aural haematomas in dogs - Doyalson Animal Hospital

in dogs
What is involved in surgery and
aftercare ?
Most dogs having aural haematoma surgery are day surgery patients and go
home the same afternoon. Occasionally we will keep a dog overnight if there
is a slow recovery from anaesthesia.
Client information series
Your dog will be admitted on the morning of surgery after fasting from 9
p.m. the night before. Stitches are
removed 10—14 days after the operation. Most dogs will need a collar
(bucket) to prevent scratching at the
ear and antibiotics are often given.
Client information series
doyalson animal hospital
423 Scenic Drive
Doyalson NSW 2262
Phone: 43 992129
doyalson animal hospital
Phone: 43992129
haematoma in
What is a haematoma of the ear, and
how does it occur?
An aural (ear) haematoma is a
collection of blood or serum, and sometimes a blood clot, within the pinna or
ear flap. This blood collects under the
skin and causes the ear flap to become
thickened. The swelling may involve the
entire ear flap or it may involve only one
area. Aural haematomas usually occur
as a result of local irritation to some
part of the ear. When something irritates the ear canal, the dog responds by
scratching or shaking the head. Excessive
shaking causes blood vessels to break,
resulting in bleeding. An understanding
of the ear's anatomy makes the sequence of events more logical. The ear
flap is composed of a layer of skin on
each side of a layer of cartilage. The cartilage gives the ear flap its shape. Blood
vessels go from side-to-side by passing
through the cartilage. Violent shaking
causes the vessels to break as the skin
slides across the cartilage.
There are four steps in treatment.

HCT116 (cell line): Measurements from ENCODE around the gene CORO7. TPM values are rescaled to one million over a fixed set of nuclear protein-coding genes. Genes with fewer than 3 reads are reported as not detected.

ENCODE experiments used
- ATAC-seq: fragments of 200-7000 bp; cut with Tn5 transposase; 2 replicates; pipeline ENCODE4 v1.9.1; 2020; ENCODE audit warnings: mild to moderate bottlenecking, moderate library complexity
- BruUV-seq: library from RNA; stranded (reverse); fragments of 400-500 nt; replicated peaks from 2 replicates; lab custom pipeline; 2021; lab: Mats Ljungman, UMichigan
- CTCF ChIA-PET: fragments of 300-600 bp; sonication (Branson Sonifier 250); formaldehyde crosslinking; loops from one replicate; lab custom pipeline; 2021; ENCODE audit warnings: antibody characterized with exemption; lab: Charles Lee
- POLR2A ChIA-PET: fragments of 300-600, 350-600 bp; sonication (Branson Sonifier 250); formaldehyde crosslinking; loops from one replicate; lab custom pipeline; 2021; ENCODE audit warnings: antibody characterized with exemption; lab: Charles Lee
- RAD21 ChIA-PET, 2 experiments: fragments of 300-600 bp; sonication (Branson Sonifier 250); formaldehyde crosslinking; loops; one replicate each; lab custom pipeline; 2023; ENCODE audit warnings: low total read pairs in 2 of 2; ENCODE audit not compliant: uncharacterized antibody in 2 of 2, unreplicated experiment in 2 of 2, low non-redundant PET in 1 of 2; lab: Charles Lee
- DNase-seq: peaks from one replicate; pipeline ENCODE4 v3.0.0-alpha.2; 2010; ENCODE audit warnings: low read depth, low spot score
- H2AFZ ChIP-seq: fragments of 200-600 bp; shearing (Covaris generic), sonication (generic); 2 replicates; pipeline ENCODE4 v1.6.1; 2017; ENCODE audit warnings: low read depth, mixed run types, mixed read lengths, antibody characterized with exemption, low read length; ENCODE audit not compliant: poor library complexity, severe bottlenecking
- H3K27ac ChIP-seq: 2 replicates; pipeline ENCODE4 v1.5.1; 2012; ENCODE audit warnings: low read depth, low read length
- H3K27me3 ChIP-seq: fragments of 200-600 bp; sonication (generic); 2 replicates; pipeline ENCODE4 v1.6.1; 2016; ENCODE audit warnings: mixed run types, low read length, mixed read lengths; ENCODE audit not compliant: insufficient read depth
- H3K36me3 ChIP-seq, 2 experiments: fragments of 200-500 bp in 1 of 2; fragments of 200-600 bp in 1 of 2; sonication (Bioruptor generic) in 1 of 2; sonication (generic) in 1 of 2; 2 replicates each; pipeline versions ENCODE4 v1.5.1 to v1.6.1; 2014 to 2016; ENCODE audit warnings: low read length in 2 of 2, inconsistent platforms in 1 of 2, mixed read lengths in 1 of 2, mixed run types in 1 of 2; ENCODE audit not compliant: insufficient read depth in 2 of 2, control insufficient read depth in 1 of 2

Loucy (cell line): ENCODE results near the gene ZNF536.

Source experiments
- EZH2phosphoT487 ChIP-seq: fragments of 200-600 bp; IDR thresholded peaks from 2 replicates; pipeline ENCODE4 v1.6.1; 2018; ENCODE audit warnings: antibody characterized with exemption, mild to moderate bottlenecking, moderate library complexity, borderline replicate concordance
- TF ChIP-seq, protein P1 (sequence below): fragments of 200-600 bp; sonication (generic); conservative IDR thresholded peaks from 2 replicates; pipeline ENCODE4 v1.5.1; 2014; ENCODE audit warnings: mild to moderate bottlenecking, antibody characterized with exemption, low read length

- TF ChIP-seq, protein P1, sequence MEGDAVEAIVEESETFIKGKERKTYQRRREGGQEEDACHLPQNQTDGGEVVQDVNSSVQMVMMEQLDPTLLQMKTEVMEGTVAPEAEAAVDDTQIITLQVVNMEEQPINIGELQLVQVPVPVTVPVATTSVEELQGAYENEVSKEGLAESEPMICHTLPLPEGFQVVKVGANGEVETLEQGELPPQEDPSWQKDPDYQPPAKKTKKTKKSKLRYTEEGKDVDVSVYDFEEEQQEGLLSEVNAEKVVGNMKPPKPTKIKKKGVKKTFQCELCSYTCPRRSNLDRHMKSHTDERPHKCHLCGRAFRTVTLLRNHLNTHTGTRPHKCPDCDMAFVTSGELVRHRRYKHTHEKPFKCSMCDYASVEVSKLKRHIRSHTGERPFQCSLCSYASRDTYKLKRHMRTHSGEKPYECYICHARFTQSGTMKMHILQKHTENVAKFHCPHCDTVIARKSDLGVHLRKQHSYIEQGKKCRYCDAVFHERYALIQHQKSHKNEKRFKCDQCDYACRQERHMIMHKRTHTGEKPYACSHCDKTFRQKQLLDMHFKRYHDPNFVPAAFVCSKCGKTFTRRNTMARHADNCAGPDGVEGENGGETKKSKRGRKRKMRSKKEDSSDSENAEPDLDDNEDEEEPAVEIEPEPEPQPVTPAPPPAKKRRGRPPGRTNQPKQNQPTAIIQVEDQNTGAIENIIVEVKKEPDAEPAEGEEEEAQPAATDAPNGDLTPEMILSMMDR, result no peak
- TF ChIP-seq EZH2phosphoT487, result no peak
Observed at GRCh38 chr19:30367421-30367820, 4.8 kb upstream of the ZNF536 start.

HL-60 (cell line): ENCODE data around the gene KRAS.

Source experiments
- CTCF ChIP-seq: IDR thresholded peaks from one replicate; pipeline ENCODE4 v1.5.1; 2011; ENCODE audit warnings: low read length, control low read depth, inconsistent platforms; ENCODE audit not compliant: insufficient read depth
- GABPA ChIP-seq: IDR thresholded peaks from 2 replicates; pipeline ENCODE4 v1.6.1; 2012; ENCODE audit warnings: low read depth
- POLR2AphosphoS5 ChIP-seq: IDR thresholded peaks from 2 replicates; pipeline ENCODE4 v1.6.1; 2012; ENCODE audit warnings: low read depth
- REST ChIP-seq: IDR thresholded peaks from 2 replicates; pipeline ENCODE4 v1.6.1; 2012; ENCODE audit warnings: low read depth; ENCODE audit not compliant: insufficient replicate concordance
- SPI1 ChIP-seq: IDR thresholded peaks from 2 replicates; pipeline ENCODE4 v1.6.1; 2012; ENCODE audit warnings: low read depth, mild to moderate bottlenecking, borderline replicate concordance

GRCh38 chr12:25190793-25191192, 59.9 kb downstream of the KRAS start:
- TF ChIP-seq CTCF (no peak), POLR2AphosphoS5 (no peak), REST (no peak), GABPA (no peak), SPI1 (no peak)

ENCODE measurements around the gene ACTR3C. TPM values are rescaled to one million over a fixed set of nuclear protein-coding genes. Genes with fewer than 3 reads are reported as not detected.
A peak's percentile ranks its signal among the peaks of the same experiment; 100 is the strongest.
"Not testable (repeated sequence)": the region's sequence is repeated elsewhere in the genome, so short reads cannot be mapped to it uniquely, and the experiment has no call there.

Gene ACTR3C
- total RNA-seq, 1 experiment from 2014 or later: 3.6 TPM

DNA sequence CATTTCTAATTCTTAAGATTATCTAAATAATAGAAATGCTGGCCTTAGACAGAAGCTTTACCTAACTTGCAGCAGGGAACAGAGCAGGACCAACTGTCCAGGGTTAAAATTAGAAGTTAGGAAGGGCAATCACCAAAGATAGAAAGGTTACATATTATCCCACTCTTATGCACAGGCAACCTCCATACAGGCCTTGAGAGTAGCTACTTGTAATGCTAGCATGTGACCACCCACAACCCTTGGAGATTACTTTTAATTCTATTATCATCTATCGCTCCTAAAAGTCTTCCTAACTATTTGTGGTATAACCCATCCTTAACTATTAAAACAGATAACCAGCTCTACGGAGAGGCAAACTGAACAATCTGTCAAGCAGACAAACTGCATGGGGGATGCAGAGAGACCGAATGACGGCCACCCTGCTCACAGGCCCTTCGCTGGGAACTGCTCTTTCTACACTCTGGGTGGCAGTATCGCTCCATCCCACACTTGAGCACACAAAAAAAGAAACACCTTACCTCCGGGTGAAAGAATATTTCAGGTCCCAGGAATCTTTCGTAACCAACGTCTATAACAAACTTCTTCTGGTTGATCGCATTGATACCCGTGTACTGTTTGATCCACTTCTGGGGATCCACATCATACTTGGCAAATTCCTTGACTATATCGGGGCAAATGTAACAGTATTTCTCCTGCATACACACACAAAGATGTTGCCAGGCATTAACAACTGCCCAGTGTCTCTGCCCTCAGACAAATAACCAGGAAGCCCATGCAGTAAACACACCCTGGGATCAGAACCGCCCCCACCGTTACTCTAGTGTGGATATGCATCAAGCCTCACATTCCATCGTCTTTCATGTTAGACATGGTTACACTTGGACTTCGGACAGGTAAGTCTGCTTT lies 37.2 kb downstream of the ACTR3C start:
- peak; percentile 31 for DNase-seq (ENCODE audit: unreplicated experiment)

The blood is removed from the pinna.
This is accomplished by making an incision over the haematoma under anaesthesia.
The space where the blood accumulated is repaired. Since the skin over the
haematoma has been pushed away from
the cartilage, it must be reattached to it
to prevent another haematoma from
occurring. This is accomplished by a series of stitches that are passed through
the ear flap. Sometimes these sutures
are anchored through a stabilising pad
cut to the shape of the ear.
In some cases the pinna is stabilised to
prevent further damage. The pinna is
laid on top of the dog's head and bandaged in place. Although the bandage may
be somewhat cumbersome, it will prevent further damage to the pinna and
allow proper healing to progress. This
is not always necessary.
The cause of the problem is diagnosed
and treated. On some occasions the
fluid may be drained and the haematoma
injected without incision but in the majority of cases the haematoma will recur
with this treatment and surgery will be
necessary. Another important aspect of
treatment is dealing with the cause of
the shaking. If an infection is present,
medication (ear drops) is dispensed to
treat it. However, some dogs have no
infection but have foreign material (a
tick, piece of grass, etc.) lodged in
the ear canal. If so, the foreign material is removed. It is also possible
that a foreign body initiated the
shaking but was later dislodged. If
that occurs, and no infection is
present, further treatment of the
ear canal is not needed.
Will I need to bring my dog back for
further treatment?
The sutures are generally removed in about 10-14 days. At that time,
the haematoma is usually healed. If discharge occurs from the holes before
they close, it should be cleaned off with
an antiseptic solution ( Betadine, not
Dettol) . Aural haematomas have a high
chance of post operative infection and
dogs are often sent home on antibiotics.
If antibiotics are not prescribed you
should watch the ear closely and revisit
if there is any swelling or purlent (pus)
discharge from the ear in the post surgical period. If an ear canal infection was
present, it will be necessary to recheck
the ear canal to be sure that the infection is gone. Otherwise, another haematoma may occur.